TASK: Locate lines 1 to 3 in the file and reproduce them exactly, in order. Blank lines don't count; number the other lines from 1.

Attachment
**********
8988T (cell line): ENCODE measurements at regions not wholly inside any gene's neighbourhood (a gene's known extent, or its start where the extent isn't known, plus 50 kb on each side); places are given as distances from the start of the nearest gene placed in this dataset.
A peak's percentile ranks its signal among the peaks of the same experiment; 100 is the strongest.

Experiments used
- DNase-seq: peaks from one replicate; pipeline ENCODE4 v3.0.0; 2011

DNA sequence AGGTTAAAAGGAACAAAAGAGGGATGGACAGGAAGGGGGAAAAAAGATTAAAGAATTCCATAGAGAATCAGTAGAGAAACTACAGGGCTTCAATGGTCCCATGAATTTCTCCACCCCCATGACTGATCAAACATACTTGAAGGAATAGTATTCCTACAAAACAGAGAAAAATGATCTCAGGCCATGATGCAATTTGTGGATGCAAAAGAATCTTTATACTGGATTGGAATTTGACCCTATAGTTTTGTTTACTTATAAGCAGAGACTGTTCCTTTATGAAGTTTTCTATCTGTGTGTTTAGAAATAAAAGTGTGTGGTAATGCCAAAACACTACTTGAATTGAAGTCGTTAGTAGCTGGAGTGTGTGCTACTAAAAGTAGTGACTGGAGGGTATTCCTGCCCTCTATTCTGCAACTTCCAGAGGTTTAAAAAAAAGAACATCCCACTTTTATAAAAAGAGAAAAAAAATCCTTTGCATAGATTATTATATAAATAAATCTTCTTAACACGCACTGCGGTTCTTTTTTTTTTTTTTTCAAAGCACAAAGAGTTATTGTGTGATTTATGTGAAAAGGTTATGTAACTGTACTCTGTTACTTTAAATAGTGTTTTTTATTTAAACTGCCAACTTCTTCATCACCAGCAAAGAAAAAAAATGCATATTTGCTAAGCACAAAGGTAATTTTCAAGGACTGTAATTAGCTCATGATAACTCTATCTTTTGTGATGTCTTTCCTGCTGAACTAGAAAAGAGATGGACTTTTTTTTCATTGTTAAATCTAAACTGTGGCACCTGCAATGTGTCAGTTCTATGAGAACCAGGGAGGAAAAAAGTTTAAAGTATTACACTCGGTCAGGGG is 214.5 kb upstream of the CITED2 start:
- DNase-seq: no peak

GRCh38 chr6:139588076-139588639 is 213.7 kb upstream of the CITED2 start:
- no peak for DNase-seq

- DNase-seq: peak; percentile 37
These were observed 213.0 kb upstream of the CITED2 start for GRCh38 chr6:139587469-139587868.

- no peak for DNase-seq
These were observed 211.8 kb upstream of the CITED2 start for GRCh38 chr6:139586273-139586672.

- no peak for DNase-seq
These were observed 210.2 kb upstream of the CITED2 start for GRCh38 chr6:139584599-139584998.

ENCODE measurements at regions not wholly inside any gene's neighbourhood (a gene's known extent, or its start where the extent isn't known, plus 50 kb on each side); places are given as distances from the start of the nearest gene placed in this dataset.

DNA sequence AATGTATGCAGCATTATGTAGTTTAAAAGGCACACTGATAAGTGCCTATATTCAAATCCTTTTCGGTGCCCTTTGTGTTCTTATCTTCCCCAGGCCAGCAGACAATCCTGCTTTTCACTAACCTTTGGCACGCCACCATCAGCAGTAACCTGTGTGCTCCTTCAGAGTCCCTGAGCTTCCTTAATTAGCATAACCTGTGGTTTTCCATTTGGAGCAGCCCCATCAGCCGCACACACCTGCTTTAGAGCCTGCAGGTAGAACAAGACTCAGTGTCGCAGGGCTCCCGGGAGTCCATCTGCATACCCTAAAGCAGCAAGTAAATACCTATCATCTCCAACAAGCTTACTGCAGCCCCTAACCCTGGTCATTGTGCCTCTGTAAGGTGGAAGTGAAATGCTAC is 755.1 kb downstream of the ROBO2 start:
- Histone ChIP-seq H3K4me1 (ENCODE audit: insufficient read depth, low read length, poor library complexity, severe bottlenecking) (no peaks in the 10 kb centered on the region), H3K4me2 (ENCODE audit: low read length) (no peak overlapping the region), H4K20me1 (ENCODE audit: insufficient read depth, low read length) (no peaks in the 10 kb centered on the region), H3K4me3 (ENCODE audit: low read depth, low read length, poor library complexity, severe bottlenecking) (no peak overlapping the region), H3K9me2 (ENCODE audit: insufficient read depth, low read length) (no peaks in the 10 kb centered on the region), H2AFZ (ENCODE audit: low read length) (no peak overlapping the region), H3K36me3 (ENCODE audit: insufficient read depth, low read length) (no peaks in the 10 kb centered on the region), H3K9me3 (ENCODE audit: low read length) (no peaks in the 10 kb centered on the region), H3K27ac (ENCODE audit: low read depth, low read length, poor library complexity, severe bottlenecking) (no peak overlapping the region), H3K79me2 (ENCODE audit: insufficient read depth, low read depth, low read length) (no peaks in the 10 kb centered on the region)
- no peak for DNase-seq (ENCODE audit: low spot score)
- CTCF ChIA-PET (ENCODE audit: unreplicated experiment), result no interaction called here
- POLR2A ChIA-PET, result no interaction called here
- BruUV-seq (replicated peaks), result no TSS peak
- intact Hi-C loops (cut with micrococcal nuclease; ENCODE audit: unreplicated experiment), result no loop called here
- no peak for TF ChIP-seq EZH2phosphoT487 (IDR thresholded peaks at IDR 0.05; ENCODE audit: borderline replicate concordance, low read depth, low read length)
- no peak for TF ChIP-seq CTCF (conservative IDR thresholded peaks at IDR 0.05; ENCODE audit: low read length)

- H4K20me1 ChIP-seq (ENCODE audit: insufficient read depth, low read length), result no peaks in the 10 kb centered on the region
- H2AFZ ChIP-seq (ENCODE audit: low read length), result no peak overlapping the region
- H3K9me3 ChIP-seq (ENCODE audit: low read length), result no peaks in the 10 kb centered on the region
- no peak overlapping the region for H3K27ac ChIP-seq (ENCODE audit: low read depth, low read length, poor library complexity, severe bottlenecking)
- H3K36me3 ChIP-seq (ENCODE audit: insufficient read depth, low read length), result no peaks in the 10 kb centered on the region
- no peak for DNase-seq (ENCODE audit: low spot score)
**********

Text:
8988T (cell line): ENCODE measurements at regions not wholly inside any gene's neighbourhood (a gene's known extent, or its start where the extent isn't known, plus 50 kb on each side); places are given as distances from the start of the nearest gene placed in this dataset.
A peak's percentile ranks its signal among the peaks of the same experiment; 100 is the strongest.

Experiments used